To cut to the point, I got this for $90 on sale, and would suggest spending the extra $10 and buying a WD Live Plus, which encompasses all of the features found on this unit, plus wider media codec support and true in home network support. While WD is sometimes slow with firmware upgrades, they generally are the better of all the orgs I've used or been monitoring in this space. If you really want Sony, spend the extra few bucks for the Sony BluRay player with network connectivity that has functionally does similar.
25 of 27 people found the following review helpful
on May 2, 2011
Before buying SONY SMP-N100 player, I bought Roku XDS mainly because it had a higher rating than this one. I finally returned it and settled down with this one. So this review is more like a comparison between Roku XDS and SMP-N100.
The physical setup are easy but they both require creating an online account on their web sites by a separate computer. Roku also asked for a Credit Card during creating the online account. To me being asked for CC is not a pleasure experience.
I used wireless for my Netflix streaming. XDS loads movies quicker than N100 but N100 also performs reasonably fast enough.
Both UI are straight forward. XDS remote control has fewer keys that makes entering numbers and letters a great pain. After 2 weeks of use, I found number and letter entering are only required during setting up wireless network and searching in channels.
When XDS is powered off, it simply goes into a screen saving mode. The surface temperature (after turned off for hours) suggested that XDS uses almost the same energy regardless of if it is turned off. When N100 is turned off, it's really going to a standby mode that does not waste any more energy. When powered on, XDS is instantly available (because it is never really turned off) while N100 needs about 10 seconds to start up. The energy consumption and the instant availability is really a design trade off and different users may see pros and cons differently.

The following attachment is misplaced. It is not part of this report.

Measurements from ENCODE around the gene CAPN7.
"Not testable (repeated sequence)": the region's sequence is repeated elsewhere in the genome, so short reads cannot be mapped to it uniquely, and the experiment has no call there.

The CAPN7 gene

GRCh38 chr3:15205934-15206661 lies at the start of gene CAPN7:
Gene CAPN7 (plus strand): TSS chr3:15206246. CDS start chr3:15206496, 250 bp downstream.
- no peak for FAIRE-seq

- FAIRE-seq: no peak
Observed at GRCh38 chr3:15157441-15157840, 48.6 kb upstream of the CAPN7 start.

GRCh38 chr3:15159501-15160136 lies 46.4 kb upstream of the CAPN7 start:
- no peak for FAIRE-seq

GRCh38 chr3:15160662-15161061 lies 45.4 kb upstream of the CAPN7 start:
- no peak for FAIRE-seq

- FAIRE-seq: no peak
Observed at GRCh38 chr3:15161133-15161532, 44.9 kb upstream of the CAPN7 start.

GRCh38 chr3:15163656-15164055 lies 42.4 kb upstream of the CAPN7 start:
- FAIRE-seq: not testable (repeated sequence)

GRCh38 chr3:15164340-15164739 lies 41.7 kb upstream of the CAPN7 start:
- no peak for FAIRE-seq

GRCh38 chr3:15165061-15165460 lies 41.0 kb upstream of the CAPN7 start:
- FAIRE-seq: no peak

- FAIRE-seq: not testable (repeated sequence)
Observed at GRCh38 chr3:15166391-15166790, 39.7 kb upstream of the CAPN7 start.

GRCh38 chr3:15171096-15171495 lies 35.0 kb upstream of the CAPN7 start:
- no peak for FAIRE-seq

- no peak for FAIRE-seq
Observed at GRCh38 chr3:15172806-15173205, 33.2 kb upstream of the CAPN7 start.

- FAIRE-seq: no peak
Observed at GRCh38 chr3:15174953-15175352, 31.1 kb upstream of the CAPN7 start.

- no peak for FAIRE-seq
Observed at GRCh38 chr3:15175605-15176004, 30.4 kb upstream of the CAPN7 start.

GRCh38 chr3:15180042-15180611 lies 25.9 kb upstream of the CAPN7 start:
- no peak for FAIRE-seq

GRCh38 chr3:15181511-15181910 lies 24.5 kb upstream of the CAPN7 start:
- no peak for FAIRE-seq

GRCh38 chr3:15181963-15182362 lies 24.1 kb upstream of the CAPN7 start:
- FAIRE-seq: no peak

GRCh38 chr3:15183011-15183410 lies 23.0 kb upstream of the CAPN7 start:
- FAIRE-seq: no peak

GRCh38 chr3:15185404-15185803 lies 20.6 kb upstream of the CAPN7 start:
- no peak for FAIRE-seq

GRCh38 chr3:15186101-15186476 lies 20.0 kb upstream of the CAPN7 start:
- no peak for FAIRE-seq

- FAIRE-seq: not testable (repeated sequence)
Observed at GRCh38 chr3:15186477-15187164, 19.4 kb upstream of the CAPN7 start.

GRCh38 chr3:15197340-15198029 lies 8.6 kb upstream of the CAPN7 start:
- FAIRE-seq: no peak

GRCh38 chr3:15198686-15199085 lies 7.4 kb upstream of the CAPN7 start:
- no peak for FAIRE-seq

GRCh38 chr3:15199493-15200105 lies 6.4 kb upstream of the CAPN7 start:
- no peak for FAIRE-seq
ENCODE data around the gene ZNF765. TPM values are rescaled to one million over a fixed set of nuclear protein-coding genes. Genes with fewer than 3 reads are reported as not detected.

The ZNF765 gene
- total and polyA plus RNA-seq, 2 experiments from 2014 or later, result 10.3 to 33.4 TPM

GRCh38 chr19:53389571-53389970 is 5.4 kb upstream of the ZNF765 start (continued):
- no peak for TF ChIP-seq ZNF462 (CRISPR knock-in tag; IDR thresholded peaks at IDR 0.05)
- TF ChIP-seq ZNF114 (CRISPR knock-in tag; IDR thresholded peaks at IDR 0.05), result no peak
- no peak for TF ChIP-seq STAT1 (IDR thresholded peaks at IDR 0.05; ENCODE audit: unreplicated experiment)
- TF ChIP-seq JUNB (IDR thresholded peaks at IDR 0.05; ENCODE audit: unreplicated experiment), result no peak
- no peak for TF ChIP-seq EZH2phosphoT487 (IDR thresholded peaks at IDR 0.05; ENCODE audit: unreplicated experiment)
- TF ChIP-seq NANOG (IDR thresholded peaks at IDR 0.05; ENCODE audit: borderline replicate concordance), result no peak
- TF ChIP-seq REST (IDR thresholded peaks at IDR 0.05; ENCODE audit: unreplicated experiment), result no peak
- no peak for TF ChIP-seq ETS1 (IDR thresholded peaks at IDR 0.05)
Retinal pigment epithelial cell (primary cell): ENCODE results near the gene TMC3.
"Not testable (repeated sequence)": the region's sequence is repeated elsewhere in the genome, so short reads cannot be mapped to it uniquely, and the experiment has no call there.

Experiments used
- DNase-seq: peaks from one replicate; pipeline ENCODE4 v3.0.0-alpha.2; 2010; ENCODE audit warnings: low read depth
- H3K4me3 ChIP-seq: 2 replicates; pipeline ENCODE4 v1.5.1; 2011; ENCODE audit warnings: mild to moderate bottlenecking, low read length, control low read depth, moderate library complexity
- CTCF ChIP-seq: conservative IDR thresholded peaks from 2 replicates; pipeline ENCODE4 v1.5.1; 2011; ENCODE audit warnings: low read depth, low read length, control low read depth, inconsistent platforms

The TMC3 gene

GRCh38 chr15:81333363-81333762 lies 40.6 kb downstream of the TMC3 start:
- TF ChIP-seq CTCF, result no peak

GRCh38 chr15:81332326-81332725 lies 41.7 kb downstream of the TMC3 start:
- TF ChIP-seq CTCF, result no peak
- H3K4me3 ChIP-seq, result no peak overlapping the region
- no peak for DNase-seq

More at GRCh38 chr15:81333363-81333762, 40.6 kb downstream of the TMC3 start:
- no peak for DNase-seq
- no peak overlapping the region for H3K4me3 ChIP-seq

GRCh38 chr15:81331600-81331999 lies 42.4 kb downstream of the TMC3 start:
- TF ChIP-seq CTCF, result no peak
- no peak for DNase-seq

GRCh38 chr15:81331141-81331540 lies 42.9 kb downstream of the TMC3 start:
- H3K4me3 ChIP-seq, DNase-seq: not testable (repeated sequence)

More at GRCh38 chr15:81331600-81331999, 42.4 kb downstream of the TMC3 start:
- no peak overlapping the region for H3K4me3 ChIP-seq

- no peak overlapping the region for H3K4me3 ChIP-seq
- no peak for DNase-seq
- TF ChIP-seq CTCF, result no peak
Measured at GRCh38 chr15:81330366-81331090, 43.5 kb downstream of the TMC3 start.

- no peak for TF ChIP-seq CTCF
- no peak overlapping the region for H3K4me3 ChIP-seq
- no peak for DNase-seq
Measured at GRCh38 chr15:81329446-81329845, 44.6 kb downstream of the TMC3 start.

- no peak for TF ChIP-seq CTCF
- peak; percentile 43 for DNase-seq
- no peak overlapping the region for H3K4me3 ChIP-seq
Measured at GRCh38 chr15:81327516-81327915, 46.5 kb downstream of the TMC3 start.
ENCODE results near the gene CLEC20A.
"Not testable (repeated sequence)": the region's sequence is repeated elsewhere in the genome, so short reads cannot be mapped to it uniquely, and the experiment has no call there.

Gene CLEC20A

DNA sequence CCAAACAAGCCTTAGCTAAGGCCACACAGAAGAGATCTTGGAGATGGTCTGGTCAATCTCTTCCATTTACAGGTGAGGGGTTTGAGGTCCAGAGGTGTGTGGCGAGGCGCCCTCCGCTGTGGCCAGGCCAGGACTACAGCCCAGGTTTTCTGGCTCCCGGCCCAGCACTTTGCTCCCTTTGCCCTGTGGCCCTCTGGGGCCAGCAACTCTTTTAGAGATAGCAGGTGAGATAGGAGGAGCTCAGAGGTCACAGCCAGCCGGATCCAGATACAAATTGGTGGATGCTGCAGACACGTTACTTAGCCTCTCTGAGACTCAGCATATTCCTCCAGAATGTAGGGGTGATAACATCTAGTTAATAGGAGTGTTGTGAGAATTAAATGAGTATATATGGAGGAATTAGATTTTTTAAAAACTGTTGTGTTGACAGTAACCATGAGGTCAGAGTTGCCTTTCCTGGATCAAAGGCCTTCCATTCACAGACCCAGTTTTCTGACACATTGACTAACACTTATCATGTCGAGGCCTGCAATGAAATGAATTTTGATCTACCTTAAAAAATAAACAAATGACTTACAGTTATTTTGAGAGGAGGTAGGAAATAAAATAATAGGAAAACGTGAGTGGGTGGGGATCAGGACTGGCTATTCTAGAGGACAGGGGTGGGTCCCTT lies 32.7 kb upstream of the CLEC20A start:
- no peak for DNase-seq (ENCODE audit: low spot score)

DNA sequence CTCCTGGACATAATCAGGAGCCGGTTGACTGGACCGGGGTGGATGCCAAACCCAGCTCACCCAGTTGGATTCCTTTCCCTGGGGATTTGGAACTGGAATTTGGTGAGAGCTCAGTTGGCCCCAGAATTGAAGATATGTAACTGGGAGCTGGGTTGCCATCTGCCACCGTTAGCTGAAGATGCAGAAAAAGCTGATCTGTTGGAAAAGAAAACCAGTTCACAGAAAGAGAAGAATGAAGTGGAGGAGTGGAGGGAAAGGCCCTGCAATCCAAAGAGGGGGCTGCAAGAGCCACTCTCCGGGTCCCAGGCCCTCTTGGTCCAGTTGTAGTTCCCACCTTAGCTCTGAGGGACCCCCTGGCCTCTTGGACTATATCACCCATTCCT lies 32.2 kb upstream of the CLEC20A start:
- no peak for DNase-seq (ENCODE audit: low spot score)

USB media support:
XDS's USB media support is not official as of Apr 2011. Searched the internet and found the link and finally added USB channel on XDS just to realize the result is unacceptable: big black border area, poor rendering quality (yes, I do know the KBPS and the quality of the source), slow (very very slow) loading time for MKV files. N100 beats XDS on USB support. USB channel is built in (only appear in the channel list when a USB drive is plugged in); loading and rendering MP4, MKV without problem. I didn't do too much test here but I believe N100 definitely wins on this topic.
26 of 30 people found the following review helpful
on December 5, 2010
I bought this as I saw it on the shelves for $99.00 and thought it may be all the things I've ever wanted in my Western Digital Media Player, and could use on our big television set for family use; the thinking was that Sony has finally done it all right. I take this home, start looking for all of my network shares, since Western Digital plays over the network any content I throw at it, and can't. Sony DOES NOT allow basic Windows shares to be accessed! Do not buy this if you expect to play a video from your laptop on the t.v. It will not work. I suppose if you're DLNA compliant, which means, you are drinking too much of the "Sony Kool-Aid". you could do it.
Ask the reviewers how many of them could rip their own DVD collection and stream them from a server to this Sony Media Player?? Not possible---there goes your freedoms; these companies are about keeping and maximizing their profits, and are not worried in the least that you can't play content you've already paid for.
Western Digital is a good choice for doing this; For Wireless, I use a gateway for the Wireless to Ethernet connection on the box and I'm happy.
Western Digital could learn more about good User Interfaces from Sony. And, Sony could learn about open and SUPPORTED standards from Western Digital.
I'm taking the Sony box back to Costco tommorow.
16 of 18 people found the following review helpful